Saturday, October 30, 2010

Update on Gramma

Her pain is almost gone-no more muscle spasms. But she is still pretty congested-pneumonia they say. She is really confused-not sure where she really is-wonders why her bed is in the living room, and are we coming to her house for coffee after church. Amazing how her lucidity was so tied in to her routine, and now that routine has been disrupted so she can't think clearly.

I wonder about this-she said her brother Henry came to see her yesterday and even pointed to where he stood. Henry has been gone for 8 years. Did she dream it or are they gathering an escort party? I have a friend who went septic and almost died. She could see people standing around her bed like they were waiting for her. Then her late dad's voice said, "Kid, it isn't your time," and all the people vanished. That was the moment the antibiotic kicked in and her vitals stabilized.

I believe there is a thin wall between this world and the next, and sometimes we are given a tiny glimpse into that next world.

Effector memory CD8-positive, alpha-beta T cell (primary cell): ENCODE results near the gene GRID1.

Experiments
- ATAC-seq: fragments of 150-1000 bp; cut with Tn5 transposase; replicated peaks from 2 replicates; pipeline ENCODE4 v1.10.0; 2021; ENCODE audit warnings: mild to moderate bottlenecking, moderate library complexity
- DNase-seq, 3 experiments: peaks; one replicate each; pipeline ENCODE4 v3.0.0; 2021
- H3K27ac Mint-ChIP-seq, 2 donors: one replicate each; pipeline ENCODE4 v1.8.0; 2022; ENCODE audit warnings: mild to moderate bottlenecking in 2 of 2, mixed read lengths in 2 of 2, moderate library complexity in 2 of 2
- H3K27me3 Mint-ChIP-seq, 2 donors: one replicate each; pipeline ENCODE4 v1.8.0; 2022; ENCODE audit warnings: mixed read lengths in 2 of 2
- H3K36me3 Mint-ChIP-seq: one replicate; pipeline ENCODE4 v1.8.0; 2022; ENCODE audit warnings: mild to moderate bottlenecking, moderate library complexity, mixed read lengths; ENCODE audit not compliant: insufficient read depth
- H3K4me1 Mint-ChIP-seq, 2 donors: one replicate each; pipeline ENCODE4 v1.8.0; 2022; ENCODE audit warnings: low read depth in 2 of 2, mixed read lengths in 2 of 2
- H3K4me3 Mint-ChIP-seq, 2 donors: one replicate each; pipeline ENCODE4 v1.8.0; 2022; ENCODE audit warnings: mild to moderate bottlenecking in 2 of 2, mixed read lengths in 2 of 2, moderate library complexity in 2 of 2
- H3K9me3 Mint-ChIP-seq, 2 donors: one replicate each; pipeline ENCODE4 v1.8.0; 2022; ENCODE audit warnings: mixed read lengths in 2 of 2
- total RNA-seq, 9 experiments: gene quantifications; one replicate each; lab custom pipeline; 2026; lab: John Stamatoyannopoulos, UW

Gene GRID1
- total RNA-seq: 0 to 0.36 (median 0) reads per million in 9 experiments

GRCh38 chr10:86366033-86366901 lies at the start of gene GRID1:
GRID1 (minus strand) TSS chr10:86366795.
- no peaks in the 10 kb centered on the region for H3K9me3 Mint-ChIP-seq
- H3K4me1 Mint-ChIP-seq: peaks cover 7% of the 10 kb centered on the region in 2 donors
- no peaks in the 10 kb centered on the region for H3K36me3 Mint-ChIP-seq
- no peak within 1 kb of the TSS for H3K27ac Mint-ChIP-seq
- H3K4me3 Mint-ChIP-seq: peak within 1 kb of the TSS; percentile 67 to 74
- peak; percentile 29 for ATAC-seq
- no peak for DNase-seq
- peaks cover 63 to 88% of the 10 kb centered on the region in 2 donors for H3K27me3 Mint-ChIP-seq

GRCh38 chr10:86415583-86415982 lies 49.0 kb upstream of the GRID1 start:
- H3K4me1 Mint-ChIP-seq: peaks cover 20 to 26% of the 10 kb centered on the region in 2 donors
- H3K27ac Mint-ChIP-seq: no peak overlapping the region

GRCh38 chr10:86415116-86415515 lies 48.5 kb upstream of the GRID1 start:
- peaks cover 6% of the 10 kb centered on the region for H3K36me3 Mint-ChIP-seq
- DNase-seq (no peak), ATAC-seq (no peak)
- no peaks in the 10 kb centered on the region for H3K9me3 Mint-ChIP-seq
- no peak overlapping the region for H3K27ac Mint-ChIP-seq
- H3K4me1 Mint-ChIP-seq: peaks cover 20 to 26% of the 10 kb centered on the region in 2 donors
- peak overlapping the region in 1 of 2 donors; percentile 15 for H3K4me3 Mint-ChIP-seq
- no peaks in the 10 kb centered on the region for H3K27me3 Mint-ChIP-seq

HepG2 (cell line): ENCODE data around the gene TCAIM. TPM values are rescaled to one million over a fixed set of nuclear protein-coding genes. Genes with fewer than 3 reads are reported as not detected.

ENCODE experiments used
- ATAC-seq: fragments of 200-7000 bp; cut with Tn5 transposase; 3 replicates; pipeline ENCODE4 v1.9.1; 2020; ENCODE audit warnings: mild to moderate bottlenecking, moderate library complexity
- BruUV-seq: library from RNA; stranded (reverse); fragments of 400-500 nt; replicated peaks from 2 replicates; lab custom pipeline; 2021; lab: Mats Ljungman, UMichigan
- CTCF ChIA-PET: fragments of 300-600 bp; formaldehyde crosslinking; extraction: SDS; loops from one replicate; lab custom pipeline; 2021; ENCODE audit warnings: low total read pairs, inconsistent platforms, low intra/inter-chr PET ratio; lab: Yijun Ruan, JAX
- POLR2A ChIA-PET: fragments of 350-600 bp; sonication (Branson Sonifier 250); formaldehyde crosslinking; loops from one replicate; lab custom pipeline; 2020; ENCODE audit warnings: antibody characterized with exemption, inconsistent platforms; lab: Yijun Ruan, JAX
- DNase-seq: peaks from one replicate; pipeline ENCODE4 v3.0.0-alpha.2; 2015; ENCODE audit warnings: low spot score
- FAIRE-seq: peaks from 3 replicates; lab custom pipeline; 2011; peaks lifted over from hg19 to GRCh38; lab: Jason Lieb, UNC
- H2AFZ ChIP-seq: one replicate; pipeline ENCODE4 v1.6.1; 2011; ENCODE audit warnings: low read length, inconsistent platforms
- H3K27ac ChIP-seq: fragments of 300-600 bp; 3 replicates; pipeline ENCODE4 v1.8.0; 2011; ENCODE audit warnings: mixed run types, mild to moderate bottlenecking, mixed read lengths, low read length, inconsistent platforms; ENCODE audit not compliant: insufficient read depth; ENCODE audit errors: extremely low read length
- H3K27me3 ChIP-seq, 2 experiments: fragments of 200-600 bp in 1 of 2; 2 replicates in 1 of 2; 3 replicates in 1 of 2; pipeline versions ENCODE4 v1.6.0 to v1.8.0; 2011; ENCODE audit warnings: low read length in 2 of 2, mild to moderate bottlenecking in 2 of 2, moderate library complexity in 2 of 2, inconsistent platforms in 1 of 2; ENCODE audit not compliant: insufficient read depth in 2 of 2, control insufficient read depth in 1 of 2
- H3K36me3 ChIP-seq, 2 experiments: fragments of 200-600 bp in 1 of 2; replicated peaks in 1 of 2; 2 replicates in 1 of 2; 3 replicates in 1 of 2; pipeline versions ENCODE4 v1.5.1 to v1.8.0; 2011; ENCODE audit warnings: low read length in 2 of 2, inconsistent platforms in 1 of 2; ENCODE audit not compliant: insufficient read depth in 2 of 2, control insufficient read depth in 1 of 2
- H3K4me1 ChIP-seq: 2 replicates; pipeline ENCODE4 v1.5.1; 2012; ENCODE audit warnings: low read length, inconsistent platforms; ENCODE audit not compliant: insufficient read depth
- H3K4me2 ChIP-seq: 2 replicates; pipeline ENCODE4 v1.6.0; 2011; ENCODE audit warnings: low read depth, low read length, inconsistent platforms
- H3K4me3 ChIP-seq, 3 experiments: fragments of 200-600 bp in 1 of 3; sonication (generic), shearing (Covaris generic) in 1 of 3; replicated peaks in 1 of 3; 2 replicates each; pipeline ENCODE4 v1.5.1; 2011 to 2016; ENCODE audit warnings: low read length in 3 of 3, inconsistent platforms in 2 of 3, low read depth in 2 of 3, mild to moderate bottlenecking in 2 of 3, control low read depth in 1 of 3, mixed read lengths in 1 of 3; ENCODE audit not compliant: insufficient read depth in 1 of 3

My bloggy friend, Laurie at Crazy Aunt Purl is going through some of the same emotions and experiences with her grandmother who was moved to a nursing home this week. She talks about mourning in advance. I now know what she means. When I lost my own mom, it was quick, and there was really no time for goodbyes. With Gram I feel my mind is working on accepting the new reality, the one without her. I can say "I love you" one more time, I can kiss her once more and squeeze her hand. There is never enough time for goodbyes, but at least I have a fighting chance this time.

When Stan's uncle passed away at the age of 99 1/2, we visited him one last time. I was the last one to leave his room and as I turned to go, he said my name. I came close to him and he whispered, "Thank you." Not for anything specific, I believe, but just a sweet goodbye. As I got into the car I had the overwhelming feeling he would be going home soon. I imagined him saying to my mom, "I saw Marty just before I left. She's doing fine and sends her love."

Lots to think about, lots to work through. I do know that I am privileged to be around someone who will get to see the Glory soon, very soon. I hope her changeover is easy.


  1. You've described this time of grief so eloquently -- I pray your Gramma will continue to be pain free and that God will be your strength and comfort as you walk her home!

  2. What a remarkable experience! When the childrens' father died, he came to visit me, and when my mother died, she also came to visit me, but especially my son. I totally agree that there is a fine veil between this world and the next. There is a wonderful book by Mitch Albom entitled...for one more day, that completely supports this idea.


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